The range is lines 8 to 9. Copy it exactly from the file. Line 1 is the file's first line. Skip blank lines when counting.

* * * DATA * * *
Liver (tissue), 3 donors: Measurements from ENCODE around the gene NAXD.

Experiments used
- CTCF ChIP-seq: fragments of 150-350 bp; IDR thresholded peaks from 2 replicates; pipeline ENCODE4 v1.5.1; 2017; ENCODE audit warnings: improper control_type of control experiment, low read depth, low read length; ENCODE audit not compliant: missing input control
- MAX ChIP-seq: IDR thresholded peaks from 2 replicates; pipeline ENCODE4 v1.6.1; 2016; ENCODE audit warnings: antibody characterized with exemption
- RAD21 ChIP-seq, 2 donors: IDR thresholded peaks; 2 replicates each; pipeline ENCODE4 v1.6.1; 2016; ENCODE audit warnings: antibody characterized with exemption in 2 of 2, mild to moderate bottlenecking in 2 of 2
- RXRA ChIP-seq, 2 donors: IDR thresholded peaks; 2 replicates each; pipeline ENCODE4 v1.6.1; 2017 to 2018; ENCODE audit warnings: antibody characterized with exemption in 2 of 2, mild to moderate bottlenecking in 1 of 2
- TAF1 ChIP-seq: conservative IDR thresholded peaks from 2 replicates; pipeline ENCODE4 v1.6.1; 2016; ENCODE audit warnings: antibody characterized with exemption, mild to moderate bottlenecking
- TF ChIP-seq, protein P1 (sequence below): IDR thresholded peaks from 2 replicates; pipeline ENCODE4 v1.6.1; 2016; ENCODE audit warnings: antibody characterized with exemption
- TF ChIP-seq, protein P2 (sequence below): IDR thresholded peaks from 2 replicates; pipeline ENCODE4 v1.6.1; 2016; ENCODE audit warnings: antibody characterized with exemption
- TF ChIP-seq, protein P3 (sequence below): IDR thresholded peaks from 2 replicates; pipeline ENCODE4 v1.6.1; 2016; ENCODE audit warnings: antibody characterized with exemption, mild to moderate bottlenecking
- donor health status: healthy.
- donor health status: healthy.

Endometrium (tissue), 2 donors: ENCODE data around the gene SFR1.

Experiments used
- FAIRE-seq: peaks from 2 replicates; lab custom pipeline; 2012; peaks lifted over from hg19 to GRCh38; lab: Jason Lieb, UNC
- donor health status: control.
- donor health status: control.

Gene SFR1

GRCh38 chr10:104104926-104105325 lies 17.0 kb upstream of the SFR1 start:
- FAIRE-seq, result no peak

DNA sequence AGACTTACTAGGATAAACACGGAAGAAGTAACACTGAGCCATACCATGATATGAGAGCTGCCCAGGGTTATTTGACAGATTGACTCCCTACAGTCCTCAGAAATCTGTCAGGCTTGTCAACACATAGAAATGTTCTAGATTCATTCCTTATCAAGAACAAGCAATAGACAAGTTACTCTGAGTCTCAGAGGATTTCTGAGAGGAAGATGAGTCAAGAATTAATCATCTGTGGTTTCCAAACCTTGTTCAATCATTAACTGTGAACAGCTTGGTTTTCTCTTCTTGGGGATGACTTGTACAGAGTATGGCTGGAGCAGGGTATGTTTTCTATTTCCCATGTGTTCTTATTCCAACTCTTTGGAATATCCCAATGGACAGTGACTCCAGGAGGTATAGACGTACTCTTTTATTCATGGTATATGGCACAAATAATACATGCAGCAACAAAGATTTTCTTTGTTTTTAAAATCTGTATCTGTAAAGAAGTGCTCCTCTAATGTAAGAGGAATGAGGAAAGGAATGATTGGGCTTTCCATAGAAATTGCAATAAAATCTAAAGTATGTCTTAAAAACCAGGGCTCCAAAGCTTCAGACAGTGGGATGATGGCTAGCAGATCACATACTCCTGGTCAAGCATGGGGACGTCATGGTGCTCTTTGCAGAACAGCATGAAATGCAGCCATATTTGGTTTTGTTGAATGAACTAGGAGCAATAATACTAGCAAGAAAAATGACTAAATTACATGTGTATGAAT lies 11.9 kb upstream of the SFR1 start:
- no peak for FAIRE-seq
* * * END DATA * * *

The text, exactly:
- TF ChIP-seq, protein P1 (sequence below): IDR thresholded peaks from 2 replicates; pipeline ENCODE4 v1.6.1; 2016; ENCODE audit warnings: antibody characterized with exemption
- TF ChIP-seq, protein P2 (sequence below): IDR thresholded peaks from 2 replicates; pipeline ENCODE4 v1.6.1; 2016; ENCODE audit warnings: antibody characterized with exemption